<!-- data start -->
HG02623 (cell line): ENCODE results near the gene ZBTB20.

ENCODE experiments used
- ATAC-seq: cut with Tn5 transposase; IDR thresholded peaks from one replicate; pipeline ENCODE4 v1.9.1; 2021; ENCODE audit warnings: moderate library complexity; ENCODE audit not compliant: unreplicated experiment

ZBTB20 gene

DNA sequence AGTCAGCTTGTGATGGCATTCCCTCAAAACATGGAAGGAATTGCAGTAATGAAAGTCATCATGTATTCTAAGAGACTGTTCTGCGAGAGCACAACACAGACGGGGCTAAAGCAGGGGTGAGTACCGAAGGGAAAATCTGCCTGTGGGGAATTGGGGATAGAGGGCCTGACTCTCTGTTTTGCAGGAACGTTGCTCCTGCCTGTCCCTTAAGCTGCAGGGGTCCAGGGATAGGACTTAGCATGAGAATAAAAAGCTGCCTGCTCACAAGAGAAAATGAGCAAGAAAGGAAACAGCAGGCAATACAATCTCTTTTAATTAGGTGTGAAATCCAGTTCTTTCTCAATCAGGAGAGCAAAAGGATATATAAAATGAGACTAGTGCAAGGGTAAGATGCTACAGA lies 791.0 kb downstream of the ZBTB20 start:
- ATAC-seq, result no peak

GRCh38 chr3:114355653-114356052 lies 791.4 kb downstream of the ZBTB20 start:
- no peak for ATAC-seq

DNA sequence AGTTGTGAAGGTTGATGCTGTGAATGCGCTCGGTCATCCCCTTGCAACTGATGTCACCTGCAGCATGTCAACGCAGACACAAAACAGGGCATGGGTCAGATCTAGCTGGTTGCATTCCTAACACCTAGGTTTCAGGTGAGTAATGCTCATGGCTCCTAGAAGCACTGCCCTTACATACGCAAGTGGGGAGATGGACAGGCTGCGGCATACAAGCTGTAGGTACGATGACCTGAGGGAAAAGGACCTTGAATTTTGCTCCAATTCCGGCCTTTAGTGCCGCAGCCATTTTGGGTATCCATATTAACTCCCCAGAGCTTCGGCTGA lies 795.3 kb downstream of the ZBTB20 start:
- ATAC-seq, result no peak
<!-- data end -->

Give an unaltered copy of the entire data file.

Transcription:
HG02623 (cell line): ENCODE results near the gene ZBTB20.

ENCODE experiments used
- ATAC-seq: cut with Tn5 transposase; IDR thresholded peaks from one replicate; pipeline ENCODE4 v1.9.1; 2021; ENCODE audit warnings: moderate library complexity; ENCODE audit not compliant: unreplicated experiment

ZBTB20 gene

DNA sequence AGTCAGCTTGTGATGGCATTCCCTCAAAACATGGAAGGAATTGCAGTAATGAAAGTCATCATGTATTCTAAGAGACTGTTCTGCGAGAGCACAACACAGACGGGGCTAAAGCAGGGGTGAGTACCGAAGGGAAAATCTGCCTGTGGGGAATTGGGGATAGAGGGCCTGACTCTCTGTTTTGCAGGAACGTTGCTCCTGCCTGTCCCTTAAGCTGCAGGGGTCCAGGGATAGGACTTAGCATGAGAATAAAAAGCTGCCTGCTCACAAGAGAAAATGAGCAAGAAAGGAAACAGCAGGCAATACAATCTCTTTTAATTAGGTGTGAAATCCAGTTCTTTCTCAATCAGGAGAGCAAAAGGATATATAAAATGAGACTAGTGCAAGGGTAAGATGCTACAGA lies 791.0 kb downstream of the ZBTB20 start:
- ATAC-seq, result no peak

GRCh38 chr3:114355653-114356052 lies 791.4 kb downstream of the ZBTB20 start:
- no peak for ATAC-seq

DNA sequence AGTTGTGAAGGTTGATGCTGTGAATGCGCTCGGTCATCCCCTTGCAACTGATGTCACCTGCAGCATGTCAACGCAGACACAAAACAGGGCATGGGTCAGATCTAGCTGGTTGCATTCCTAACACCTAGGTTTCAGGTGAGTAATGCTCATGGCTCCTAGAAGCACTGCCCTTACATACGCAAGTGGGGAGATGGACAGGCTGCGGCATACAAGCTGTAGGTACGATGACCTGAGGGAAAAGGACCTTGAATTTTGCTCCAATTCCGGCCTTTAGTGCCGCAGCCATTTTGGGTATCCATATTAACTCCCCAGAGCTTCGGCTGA lies 795.3 kb downstream of the ZBTB20 start:
- ATAC-seq, result no peak